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Fri 15 Jan 2016 01:37 AM

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Saudi, Gulf growth forecasts cut but region to avoid recession

Analysts cut forecasts for economic growth in region with Saudi Arabia seen slowing to 1.9% in 2016

Saudi, Gulf growth forecasts cut but region to avoid recession

Analysts have cut their forecasts for economic growth in Saudi Arabia and the Gulf's other rich oil states this year but still expect the region to avoid recession by a comfortable margin, a Reuters poll found.

The median forecast of 22 economists surveyed by Reuters is for gross domestic product growth in Saudi Arabia, the region's biggest economy, to slow to 1.9 percent in 2016. That is down from a forecast of 2.5 percent in the last Reuters poll, conducted three months ago.

But only one economist expects GDP to shrink this year, and the median forecast is for growth to pick up slightly in 2017, to 2.2 percent.

The region's second biggest economy, the United Arab Emirates, is expected to fare better because it has stronger government finances and a diversified business landscape which relies less on oil.

The UAE is expected to expand 3.0 percent this year, slowing only moderately from an estimated 3.3 percent last year and compared to a 2016 forecast of 3.3 percent in October's poll. The median forecast for next year's growth has been kept unchanged at 3.4 percent.

The plunge of the Brent crude oil price to a 12-year low below $30 a barrel, from around $110 just 18 months ago, has given the six Gulf Cooperation Council countries with their biggest economic challenge in more than a decade.

Although their oil sectors have continued growing as production has increased, the price drop has slashed governments' income, forcing them to cut spending and plan to raise taxes. In the last few months, this has started to hurt private sector growth in the region, and pressure is expected to increase in coming months.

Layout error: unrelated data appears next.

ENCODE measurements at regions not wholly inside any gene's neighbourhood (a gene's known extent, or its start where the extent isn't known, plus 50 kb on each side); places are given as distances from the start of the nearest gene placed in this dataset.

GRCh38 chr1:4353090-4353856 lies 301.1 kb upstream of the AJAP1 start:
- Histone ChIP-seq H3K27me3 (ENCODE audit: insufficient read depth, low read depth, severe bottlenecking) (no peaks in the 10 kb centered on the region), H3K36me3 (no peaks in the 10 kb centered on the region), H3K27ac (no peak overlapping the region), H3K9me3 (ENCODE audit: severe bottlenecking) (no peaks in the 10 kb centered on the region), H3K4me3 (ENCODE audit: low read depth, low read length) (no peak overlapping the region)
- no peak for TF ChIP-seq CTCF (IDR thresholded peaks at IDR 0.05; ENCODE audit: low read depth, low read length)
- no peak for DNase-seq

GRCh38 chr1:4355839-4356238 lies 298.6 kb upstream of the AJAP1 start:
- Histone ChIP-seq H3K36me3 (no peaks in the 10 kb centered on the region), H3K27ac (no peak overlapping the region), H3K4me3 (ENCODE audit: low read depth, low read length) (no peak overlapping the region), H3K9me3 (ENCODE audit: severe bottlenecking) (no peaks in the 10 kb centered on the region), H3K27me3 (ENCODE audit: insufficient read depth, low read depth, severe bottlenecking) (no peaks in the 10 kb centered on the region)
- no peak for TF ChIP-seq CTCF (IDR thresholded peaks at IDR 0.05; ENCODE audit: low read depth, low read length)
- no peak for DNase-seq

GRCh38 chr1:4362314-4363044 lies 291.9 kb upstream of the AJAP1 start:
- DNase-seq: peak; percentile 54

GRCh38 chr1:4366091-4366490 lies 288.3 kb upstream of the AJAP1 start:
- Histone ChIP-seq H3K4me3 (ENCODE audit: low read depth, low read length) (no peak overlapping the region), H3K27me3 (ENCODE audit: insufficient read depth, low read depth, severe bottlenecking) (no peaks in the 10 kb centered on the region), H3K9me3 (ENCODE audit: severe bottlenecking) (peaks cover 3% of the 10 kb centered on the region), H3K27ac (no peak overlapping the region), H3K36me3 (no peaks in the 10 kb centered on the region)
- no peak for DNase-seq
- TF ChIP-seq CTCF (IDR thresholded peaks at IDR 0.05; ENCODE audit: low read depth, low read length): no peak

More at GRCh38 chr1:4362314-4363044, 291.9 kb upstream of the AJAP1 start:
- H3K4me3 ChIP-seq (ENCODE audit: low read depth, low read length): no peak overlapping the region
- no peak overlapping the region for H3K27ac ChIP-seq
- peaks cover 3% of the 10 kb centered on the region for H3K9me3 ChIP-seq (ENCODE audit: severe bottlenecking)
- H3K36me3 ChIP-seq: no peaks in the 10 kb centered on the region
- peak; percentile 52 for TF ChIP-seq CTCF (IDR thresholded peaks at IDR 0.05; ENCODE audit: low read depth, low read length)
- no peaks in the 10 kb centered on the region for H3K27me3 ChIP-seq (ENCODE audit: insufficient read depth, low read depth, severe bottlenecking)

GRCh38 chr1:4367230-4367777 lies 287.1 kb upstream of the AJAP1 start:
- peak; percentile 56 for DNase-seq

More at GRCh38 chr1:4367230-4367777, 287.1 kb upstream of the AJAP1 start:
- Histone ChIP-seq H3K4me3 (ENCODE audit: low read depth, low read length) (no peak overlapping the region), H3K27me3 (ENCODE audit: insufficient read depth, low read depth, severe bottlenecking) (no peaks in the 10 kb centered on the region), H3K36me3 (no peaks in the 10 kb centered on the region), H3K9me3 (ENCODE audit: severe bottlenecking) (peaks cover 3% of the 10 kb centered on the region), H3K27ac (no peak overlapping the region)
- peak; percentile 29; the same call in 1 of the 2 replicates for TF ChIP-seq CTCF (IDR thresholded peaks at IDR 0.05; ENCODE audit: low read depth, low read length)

London-based Capital Economics said spending cuts in Saudi Arabia would help to reduce its big budget and current account deficits this year, allowing Riyadh to adjust to low oil prices without devaluing its riyal currency, but added:

"All of this will come at the expense of weaker economic growth. We have pencilled in GDP growth of 1.5 percent this year, down from the 3.4 percent recorded in 2015."

The poll shows analysts reducing their 2016 GDP growth forecasts for Kuwait, Qatar, Oman and Bahrain only moderately, even though all of them have begun constraining state spending and most are considering tougher fiscal reforms.

Most GCC governments are expected to reduce their budget deficits this year through austerity measures, but in some cases the deficits will remain high enough to continue causing concern in financial markets, the poll indicated.

Saudi Arabia's fiscal deficit is forecast to edge down to 14.1 percent of GDP this year and 10.3 percent next year from an estimated 16.8 percent in 2015.

The UAE is projected to shrink its deficit to 3.8 percent in 2016 and just 0.6 percent in 2017 from 4.7 percent in 2015. But the two financially weakest governments in the GCC, Oman and Bahrain, are expected to continue to struggle, posting deficits of 14.6 percent and 11.9 percent this year - huge gaps in relation to the size of their economies.

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